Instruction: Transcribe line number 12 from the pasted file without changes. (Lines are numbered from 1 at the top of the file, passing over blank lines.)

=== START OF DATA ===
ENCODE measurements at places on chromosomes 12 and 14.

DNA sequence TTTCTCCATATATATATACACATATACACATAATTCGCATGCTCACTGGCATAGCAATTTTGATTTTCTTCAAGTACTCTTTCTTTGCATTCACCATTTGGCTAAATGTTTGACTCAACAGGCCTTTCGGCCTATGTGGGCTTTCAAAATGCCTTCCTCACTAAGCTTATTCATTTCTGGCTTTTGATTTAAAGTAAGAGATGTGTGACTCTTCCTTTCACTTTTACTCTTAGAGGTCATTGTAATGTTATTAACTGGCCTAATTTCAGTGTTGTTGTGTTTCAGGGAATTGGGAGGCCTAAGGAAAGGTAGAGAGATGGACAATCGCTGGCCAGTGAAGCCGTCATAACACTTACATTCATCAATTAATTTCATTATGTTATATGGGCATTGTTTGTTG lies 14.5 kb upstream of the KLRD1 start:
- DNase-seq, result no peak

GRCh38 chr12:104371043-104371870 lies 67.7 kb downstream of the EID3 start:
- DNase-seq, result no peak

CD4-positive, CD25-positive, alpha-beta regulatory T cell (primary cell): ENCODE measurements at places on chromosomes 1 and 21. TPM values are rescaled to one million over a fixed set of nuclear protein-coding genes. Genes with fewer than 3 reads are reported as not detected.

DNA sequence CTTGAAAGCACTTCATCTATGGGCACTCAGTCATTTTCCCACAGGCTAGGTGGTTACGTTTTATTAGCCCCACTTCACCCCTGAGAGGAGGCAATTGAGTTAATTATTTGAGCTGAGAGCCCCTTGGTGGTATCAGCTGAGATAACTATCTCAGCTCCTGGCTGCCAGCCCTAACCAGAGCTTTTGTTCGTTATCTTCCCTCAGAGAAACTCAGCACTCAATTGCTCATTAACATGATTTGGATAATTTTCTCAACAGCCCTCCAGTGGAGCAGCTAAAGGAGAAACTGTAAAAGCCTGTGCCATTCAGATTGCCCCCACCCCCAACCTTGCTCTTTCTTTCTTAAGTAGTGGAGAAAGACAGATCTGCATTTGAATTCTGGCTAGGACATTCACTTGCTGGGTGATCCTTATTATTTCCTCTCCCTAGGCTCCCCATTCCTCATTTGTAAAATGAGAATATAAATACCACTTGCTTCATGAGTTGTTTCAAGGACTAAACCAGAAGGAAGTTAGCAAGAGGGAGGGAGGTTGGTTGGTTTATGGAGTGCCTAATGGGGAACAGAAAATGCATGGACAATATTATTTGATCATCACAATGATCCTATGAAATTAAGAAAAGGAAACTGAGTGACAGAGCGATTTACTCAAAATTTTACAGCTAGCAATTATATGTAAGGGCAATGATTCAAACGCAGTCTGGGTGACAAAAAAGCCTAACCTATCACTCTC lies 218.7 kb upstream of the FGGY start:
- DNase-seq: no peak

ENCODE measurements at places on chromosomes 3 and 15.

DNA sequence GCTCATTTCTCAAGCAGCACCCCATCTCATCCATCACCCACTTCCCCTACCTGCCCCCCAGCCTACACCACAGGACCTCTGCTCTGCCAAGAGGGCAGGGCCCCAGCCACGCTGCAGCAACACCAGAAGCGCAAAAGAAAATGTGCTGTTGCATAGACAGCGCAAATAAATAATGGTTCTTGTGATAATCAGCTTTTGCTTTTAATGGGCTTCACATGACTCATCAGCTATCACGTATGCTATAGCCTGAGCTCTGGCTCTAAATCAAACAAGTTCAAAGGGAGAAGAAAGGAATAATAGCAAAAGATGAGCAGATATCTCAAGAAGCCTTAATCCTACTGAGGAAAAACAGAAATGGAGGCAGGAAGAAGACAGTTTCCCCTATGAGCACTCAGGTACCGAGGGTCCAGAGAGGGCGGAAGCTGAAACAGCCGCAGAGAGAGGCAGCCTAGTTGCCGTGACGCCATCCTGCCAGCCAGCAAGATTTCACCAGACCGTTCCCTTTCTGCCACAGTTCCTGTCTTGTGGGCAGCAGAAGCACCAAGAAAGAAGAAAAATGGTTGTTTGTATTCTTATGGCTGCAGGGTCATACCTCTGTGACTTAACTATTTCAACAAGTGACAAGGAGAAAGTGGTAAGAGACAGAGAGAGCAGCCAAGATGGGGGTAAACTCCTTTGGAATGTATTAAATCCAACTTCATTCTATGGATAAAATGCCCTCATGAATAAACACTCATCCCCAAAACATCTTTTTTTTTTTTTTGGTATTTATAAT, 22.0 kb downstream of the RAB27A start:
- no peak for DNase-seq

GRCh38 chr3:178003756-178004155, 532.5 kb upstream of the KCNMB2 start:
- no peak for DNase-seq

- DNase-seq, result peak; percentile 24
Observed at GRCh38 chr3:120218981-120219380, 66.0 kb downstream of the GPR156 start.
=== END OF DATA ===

GRCh38 chr3:178003756-178004155, 532.5 kb upstream of the KCNMB2 start: